Cut film holders have a bit of "play" to allow the film to slide into the holder with the minimum of force. They are engineered this way.
After the holder is loaded, the end-flap on the holder is closed which holds the film securely along the short edge.
The dark slide is then inserted which holds everything securely in place.
When the film holder is put into the camera back and the slide is withdrawn for the exposure, the end-flap is then held closed by the camera back which, in-turn, clamps the sheet of film in place.
After the exposure is made and the dark-slide is re-inserted, the holder can be removed from the camera back with the dark-slide holding the end-flap tightly closed.
This is normally sufficient. The clearance is slightly less than the thickness of the film. A vice-like grip isn't necessary.
What you might try is a consistent practice of loading your holders.
For example: Very lightly tap the holder to ensure the film has smoothly dropped into the holder. When the sheet is squarely seated, close the end-flap to hold the film sheet in place.
When it is more of an issue, such as for technical requirements, a vacuum-back is used which sucks the air out of the space pulling the sheet of film flush with the film holder back so there is no gap.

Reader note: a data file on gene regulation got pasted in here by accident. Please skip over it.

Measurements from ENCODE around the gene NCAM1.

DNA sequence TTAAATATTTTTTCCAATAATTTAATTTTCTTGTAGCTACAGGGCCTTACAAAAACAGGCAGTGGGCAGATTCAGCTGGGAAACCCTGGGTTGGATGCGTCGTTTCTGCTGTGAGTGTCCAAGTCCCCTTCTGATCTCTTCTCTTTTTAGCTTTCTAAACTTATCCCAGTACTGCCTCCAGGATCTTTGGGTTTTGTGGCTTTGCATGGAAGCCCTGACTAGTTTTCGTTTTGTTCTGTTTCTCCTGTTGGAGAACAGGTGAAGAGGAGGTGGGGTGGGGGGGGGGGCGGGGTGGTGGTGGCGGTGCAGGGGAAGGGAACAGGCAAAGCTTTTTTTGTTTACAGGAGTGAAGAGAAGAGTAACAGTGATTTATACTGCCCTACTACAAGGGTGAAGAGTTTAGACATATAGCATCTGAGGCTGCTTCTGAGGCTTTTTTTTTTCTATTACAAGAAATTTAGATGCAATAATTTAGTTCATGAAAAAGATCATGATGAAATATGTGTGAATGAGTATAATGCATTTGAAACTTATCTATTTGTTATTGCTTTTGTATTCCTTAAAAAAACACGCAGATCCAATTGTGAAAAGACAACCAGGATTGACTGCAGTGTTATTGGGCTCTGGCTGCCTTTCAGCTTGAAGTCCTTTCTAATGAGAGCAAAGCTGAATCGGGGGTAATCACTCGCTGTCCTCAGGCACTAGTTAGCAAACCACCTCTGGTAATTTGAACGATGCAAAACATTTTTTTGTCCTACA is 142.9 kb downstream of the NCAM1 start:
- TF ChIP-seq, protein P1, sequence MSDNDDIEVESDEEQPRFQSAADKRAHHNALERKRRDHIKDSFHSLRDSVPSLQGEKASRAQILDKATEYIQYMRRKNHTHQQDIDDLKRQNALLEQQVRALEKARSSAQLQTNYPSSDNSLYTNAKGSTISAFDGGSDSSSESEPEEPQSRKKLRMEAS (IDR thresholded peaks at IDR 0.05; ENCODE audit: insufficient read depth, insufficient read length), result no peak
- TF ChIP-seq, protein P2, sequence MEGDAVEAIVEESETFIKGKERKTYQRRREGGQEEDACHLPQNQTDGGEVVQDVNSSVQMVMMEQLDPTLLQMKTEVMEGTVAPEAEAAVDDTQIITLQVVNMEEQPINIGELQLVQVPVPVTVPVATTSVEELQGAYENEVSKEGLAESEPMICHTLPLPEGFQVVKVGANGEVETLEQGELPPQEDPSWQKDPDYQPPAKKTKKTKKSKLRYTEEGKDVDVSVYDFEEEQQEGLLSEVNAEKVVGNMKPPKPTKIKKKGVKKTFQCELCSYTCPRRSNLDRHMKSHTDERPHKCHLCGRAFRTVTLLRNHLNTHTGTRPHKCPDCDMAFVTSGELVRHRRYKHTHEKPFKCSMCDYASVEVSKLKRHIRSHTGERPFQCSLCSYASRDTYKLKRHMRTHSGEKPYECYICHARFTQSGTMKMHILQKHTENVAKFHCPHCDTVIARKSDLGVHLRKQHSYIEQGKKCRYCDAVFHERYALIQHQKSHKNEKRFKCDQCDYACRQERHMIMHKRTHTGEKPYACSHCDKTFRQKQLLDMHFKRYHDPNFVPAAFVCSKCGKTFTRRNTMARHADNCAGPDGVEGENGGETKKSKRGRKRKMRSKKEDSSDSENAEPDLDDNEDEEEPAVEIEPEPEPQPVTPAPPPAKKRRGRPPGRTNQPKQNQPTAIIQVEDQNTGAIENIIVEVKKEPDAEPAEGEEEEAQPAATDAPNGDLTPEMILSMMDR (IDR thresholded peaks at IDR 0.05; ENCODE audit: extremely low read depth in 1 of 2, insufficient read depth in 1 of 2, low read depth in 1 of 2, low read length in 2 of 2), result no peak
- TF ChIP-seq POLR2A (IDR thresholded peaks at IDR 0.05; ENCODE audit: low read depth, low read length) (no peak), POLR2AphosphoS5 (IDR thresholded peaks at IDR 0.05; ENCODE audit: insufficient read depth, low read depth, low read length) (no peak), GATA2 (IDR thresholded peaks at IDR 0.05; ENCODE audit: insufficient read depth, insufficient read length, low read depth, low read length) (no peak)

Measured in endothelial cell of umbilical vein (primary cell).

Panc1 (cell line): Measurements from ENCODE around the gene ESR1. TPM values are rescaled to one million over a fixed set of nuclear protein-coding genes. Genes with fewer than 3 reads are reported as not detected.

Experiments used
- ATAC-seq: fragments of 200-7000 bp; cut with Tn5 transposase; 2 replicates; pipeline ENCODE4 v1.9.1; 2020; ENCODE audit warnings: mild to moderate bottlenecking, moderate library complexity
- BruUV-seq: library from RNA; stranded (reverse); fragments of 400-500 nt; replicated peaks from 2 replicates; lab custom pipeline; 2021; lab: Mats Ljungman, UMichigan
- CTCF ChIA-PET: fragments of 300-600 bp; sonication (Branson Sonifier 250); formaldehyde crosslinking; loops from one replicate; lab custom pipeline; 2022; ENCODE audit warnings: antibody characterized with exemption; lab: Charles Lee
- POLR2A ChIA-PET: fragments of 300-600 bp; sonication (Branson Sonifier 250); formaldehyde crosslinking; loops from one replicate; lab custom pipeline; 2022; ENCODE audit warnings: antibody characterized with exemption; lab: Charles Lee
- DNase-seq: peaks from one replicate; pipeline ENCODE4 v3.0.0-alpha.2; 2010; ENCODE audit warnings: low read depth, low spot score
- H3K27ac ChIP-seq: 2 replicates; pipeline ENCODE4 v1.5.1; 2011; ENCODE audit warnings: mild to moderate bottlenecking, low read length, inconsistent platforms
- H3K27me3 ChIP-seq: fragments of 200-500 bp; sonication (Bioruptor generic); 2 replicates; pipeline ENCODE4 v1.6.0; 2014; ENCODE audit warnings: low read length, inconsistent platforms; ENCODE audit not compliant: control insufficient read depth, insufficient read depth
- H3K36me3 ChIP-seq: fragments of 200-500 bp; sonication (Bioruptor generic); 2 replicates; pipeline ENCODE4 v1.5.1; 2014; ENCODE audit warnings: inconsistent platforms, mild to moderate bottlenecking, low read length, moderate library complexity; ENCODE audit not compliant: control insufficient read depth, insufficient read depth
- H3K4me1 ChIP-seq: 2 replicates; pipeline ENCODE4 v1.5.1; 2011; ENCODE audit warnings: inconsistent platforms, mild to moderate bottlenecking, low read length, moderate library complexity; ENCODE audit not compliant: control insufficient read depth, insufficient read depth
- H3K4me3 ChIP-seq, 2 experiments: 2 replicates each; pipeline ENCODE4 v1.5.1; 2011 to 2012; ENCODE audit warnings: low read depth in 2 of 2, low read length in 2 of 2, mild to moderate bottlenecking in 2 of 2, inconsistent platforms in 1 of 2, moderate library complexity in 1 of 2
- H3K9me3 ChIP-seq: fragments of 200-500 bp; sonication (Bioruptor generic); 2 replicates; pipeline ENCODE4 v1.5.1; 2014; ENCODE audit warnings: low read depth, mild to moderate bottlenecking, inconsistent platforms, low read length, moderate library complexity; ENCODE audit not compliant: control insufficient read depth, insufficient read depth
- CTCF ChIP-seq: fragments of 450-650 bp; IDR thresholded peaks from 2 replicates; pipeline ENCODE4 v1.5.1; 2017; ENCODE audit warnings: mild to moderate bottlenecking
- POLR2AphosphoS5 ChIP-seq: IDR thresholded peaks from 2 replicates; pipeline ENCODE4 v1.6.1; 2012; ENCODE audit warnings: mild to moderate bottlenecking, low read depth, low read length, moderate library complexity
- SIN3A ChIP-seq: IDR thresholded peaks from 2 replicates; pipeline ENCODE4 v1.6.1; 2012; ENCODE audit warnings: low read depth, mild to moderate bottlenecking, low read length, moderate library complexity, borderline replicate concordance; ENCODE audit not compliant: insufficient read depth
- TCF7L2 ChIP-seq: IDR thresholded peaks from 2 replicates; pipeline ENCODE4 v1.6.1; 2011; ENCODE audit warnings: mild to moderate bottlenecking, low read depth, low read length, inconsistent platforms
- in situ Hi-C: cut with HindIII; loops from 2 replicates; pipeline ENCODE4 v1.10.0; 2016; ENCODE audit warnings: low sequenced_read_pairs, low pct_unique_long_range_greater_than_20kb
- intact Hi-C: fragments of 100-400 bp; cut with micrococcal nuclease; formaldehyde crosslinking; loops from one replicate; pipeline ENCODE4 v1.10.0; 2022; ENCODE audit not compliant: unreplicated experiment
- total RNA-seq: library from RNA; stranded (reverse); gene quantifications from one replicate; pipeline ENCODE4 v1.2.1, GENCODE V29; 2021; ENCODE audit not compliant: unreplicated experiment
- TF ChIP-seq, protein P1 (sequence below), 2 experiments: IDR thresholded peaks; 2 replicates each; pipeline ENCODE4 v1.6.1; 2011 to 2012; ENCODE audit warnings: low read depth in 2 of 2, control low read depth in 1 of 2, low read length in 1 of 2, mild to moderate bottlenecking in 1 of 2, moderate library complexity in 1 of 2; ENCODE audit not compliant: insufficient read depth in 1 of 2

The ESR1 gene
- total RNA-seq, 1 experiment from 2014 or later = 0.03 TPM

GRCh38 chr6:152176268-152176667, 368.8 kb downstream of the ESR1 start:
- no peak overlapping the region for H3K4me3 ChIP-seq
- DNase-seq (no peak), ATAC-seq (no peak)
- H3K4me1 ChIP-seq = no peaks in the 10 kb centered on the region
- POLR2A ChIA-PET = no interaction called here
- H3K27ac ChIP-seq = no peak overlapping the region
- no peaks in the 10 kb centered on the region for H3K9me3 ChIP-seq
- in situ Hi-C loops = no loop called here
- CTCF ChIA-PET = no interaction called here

EDIT: Here's how to diagnose the source of the alignment problem:
Examine a problem negative.
If the clear film holder guide marks are parallel to the cut edge of the film as shown in example 1, it indicates that the film was in the holder correctly. It also implies that the holder, camera back, camera, etc. was not parallel.
Your set-up was problematic rather than the film position due to film-holder tolerance.
If the camera was set up level and perpendicular to the horizon, the film holder marks will be parallel to the horizon in the image because the film holder and the camera back were also level and perpendicular. The clear edges along the edge of the film will not be parallel to the cut edge of the film as shown in example 2.
Consequently, the problem is as you suspected and despite the alignment of the film-holder marks along the edges of the image itself, the horizon will appear slightly tilted by the same amount due to misalignment of the film in the holder.
My opinion is that it will not be so severe that it will compromise your product adversely.